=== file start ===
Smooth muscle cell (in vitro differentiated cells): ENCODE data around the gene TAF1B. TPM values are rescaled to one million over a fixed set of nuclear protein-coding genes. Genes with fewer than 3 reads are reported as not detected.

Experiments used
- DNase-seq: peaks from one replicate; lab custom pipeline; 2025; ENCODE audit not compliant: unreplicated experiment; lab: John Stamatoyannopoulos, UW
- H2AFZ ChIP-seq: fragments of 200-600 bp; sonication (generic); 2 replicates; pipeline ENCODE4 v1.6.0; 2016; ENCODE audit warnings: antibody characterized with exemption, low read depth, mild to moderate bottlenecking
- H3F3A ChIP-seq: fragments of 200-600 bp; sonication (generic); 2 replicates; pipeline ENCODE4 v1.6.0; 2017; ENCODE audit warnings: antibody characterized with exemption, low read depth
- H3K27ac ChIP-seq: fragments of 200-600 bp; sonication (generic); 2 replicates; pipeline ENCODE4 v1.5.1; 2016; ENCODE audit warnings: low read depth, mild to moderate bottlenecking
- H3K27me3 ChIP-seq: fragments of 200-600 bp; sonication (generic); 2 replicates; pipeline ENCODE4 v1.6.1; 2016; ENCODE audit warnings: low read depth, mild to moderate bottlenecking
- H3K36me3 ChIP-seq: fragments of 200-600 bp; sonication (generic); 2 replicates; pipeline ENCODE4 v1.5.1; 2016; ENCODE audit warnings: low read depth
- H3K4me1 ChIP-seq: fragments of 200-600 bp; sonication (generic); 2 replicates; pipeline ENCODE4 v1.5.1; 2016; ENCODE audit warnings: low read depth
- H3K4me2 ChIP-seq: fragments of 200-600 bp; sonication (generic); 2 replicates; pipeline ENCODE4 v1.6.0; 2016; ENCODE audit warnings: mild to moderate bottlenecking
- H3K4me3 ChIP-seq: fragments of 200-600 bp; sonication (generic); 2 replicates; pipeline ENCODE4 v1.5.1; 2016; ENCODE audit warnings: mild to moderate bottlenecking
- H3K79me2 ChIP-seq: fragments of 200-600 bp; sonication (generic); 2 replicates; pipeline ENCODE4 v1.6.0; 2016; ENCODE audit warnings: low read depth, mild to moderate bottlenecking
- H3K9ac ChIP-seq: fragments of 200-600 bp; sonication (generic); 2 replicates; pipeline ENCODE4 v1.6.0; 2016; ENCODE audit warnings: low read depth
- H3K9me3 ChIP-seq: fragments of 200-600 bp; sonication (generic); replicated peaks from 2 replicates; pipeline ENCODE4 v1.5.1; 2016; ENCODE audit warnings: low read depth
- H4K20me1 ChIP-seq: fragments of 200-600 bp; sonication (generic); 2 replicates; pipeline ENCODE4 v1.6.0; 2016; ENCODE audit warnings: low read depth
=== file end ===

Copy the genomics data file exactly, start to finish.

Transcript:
Smooth muscle cell (in vitro differentiated cells): ENCODE data around the gene TAF1B. TPM values are rescaled to one million over a fixed set of nuclear protein-coding genes. Genes with fewer than 3 reads are reported as not detected.

Experiments used
- DNase-seq: peaks from one replicate; lab custom pipeline; 2025; ENCODE audit not compliant: unreplicated experiment; lab: John Stamatoyannopoulos, UW
- H2AFZ ChIP-seq: fragments of 200-600 bp; sonication (generic); 2 replicates; pipeline ENCODE4 v1.6.0; 2016; ENCODE audit warnings: antibody characterized with exemption, low read depth, mild to moderate bottlenecking
- H3F3A ChIP-seq: fragments of 200-600 bp; sonication (generic); 2 replicates; pipeline ENCODE4 v1.6.0; 2017; ENCODE audit warnings: antibody characterized with exemption, low read depth
- H3K27ac ChIP-seq: fragments of 200-600 bp; sonication (generic); 2 replicates; pipeline ENCODE4 v1.5.1; 2016; ENCODE audit warnings: low read depth, mild to moderate bottlenecking
- H3K27me3 ChIP-seq: fragments of 200-600 bp; sonication (generic); 2 replicates; pipeline ENCODE4 v1.6.1; 2016; ENCODE audit warnings: low read depth, mild to moderate bottlenecking
- H3K36me3 ChIP-seq: fragments of 200-600 bp; sonication (generic); 2 replicates; pipeline ENCODE4 v1.5.1; 2016; ENCODE audit warnings: low read depth
- H3K4me1 ChIP-seq: fragments of 200-600 bp; sonication (generic); 2 replicates; pipeline ENCODE4 v1.5.1; 2016; ENCODE audit warnings: low read depth
- H3K4me2 ChIP-seq: fragments of 200-600 bp; sonication (generic); 2 replicates; pipeline ENCODE4 v1.6.0; 2016; ENCODE audit warnings: mild to moderate bottlenecking
- H3K4me3 ChIP-seq: fragments of 200-600 bp; sonication (generic); 2 replicates; pipeline ENCODE4 v1.5.1; 2016; ENCODE audit warnings: mild to moderate bottlenecking
- H3K79me2 ChIP-seq: fragments of 200-600 bp; sonication (generic); 2 replicates; pipeline ENCODE4 v1.6.0; 2016; ENCODE audit warnings: low read depth, mild to moderate bottlenecking
- H3K9ac ChIP-seq: fragments of 200-600 bp; sonication (generic); 2 replicates; pipeline ENCODE4 v1.6.0; 2016; ENCODE audit warnings: low read depth
- H3K9me3 ChIP-seq: fragments of 200-600 bp; sonication (generic); replicated peaks from 2 replicates; pipeline ENCODE4 v1.5.1; 2016; ENCODE audit warnings: low read depth
- H4K20me1 ChIP-seq: fragments of 200-600 bp; sonication (generic); 2 replicates; pipeline ENCODE4 v1.6.0; 2016; ENCODE audit warnings: low read depth